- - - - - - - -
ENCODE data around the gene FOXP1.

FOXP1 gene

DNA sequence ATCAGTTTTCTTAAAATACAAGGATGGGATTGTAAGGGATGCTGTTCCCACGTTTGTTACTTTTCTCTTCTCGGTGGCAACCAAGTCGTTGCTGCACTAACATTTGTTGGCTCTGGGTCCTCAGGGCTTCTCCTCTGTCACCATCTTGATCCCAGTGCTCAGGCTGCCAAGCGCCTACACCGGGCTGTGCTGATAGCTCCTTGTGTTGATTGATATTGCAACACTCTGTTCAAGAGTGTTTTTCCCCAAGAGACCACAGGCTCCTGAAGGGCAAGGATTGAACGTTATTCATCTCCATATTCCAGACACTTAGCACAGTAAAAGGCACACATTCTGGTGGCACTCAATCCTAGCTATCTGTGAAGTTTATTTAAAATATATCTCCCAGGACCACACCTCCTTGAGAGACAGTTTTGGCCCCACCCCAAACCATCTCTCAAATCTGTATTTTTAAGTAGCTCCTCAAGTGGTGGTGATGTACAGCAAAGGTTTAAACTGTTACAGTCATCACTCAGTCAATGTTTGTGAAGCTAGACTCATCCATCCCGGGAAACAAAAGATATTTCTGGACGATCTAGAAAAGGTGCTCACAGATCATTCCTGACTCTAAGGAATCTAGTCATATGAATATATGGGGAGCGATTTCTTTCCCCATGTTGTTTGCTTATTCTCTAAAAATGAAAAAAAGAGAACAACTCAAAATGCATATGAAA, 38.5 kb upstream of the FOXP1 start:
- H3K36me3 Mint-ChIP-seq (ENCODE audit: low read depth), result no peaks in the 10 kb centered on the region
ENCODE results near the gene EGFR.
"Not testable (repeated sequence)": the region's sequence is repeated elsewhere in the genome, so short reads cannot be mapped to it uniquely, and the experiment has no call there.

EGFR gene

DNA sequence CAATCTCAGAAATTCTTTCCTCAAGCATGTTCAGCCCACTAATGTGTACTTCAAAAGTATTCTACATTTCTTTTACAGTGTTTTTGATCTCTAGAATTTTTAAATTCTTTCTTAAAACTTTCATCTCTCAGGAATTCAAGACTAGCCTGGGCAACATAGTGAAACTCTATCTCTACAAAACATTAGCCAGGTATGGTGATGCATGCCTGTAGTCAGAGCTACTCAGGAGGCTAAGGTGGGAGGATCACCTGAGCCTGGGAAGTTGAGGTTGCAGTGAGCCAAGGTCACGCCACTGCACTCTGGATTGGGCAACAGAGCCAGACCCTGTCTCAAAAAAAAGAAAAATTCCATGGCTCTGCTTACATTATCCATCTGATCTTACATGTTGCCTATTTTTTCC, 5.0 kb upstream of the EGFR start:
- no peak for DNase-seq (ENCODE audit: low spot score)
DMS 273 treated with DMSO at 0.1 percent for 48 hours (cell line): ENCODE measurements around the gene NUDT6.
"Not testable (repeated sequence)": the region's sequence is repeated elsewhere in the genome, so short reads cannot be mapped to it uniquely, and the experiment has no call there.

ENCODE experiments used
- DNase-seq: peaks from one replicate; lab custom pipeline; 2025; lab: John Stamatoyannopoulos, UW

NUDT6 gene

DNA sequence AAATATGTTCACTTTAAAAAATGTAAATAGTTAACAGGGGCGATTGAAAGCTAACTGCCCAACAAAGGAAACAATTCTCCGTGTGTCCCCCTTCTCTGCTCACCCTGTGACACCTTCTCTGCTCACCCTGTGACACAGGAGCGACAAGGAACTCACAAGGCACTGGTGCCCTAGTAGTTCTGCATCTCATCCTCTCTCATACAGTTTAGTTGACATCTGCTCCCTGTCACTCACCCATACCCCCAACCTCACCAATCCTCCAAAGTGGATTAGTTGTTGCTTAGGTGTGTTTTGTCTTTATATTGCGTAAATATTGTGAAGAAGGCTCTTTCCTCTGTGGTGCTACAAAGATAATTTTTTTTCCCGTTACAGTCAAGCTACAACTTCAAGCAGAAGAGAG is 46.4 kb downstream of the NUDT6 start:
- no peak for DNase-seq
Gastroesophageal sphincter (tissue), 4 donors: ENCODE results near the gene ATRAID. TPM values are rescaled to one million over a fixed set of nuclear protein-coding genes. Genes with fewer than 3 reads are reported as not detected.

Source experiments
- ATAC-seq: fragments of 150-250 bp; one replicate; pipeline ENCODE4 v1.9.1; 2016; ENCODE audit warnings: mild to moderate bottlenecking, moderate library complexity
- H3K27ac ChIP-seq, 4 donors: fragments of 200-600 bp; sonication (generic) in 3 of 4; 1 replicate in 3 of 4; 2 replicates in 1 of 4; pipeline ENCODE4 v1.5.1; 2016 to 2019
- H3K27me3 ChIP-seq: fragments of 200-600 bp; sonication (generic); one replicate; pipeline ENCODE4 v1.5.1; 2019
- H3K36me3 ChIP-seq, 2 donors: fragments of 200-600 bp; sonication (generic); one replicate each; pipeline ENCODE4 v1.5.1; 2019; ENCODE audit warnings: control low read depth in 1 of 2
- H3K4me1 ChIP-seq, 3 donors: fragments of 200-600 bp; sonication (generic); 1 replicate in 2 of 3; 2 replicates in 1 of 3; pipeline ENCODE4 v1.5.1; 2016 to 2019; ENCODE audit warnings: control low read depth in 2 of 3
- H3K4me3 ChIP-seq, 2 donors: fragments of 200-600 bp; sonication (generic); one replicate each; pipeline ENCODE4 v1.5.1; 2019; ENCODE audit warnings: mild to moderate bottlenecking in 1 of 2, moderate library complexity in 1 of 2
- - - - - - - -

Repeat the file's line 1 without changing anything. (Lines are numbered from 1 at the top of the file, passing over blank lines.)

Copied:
ENCODE data around the gene FOXP1.